When Theological Work is Dangerous

[from my new series of posts entitled, “Calvin & Coffee”…] Hazardous occupations: firefighting, police work, soldiering, espionage, high-rise construction, mining… …Theology? When we think of dangerous job profiles, “theologian” usually does not come to mind.  The stereotypical theologian wears tweed, smokes an occasional pipe, avoids manual labor, and haunts locally-owned coffee shops when not holed…

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Forestry + Theology

Before creation ethics was a top publishing topic, before ecological theology was hip, I was a forestry major at the University of Georgia.  And I wrote a senior thesis on God and Creation Care. (It was not very good.) I remember that at my paper presentation I was mildly attacked by one of the professors…

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“TORNADIC”: a terrible new vocab word

After providing links to my articles on God & Natural Disasters in the previous post, I found myself in the lower belly of my home with my wife and kids listening to one of those outdated relics from a bygone era—a “boom box.”  We were tracking the weather reports.  “Tornadic,” said the meteorologist. “Tornadic.” Do…

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More from Barth on Church Unity

In a recent post I commented on a couple of lectures Karl Barth made for the 1937 Edinburgh World Conference on Faith and Order.  These lectures are published in Karl Barth, The Church and the Churches (Grand Rapids, MI: Eerdmans, 2005).  Here are a few more thoughts…. In his third lecture, “The Union of the…

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Barth on the “Unthinkable” Reality of Church Disunity

I am certainly concerned with ecumenism, that is, the collaborative efforts to bring about international church unity.  But until reading a couple of Barth’s lectures published in The Church and the Churches [1], I lacked a proper sense of urgency. For Barth, there is only one Church.  There may be a multiplicity of localized faith…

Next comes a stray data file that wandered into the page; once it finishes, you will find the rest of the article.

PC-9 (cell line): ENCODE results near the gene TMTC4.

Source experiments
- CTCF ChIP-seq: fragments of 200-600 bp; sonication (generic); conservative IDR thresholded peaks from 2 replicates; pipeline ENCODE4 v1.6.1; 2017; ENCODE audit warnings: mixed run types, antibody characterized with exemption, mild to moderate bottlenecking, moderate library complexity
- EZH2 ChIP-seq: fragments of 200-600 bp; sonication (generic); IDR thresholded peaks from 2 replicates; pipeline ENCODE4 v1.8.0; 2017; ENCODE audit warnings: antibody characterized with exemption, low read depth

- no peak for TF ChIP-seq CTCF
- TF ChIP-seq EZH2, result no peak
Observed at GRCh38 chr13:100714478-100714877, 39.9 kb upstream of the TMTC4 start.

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James K.A. Smith on Writing Theology

I just read two great blog posts by James K.A. Smith on writing.  In Writing (and) Theology, he expresses disappointment with the theologian’s tendency to focus on content to the neglect of form in their writing.  In (Unsolicited) Advice for Young (Theological) Authors he encourages us aspiring writer-theologian types to heed the wisdom of the…

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Euangelion | Dysangelion (Wisdom from Barth)

“Euangelion” is the English rendering of the Greek term for Gospel.  The “eu-” prefix means “good,” and the latter part of the word means “message.”  The opposite of “eu-” is the prefix “dys-.”  I really enjoy how words work, but I supply the grammatical tidbits for the sake of appreciating these great words from Karl…

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Terror & Tenderness: Taking Him in… all of Him

[I’m still trying to figure out the exact nature and purpose of Galadriel’s Mirror.  As I embark on a new vocational post leading University Christian Fellowship (UCF–www.ucfbirmingham.org), I do intend for the blog to offer material geared toward college students.  So many of the entries will summarize the fruits of study and the ongoing challenges…

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